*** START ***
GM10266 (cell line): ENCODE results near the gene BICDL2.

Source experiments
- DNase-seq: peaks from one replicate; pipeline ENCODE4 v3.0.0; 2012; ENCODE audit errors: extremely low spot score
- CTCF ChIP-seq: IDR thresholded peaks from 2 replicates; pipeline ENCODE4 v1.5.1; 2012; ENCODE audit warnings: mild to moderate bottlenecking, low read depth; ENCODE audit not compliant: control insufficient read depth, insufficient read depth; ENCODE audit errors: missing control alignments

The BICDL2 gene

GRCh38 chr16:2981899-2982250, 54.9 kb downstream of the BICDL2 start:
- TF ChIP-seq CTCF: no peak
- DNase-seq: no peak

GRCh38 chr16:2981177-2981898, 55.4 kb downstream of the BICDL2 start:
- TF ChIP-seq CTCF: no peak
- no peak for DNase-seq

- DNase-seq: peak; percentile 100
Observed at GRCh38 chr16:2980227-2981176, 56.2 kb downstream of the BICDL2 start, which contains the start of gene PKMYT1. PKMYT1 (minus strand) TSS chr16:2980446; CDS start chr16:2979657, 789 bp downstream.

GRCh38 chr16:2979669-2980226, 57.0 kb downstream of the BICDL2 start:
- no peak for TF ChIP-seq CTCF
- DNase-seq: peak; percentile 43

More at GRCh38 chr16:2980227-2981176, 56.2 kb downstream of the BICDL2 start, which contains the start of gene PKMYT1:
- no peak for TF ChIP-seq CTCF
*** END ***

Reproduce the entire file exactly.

GM10266 (cell line): ENCODE results near the gene BICDL2.

Source experiments
- DNase-seq: peaks from one replicate; pipeline ENCODE4 v3.0.0; 2012; ENCODE audit errors: extremely low spot score
- CTCF ChIP-seq: IDR thresholded peaks from 2 replicates; pipeline ENCODE4 v1.5.1; 2012; ENCODE audit warnings: mild to moderate bottlenecking, low read depth; ENCODE audit not compliant: control insufficient read depth, insufficient read depth; ENCODE audit errors: missing control alignments

The BICDL2 gene

GRCh38 chr16:2981899-2982250, 54.9 kb downstream of the BICDL2 start:
- TF ChIP-seq CTCF: no peak
- DNase-seq: no peak

GRCh38 chr16:2981177-2981898, 55.4 kb downstream of the BICDL2 start:
- TF ChIP-seq CTCF: no peak
- no peak for DNase-seq

- DNase-seq: peak; percentile 100
Observed at GRCh38 chr16:2980227-2981176, 56.2 kb downstream of the BICDL2 start, which contains the start of gene PKMYT1. PKMYT1 (minus strand) TSS chr16:2980446; CDS start chr16:2979657, 789 bp downstream.

GRCh38 chr16:2979669-2980226, 57.0 kb downstream of the BICDL2 start:
- no peak for TF ChIP-seq CTCF
- DNase-seq: peak; percentile 43

More at GRCh38 chr16:2980227-2981176, 56.2 kb downstream of the BICDL2 start, which contains the start of gene PKMYT1:
- no peak for TF ChIP-seq CTCF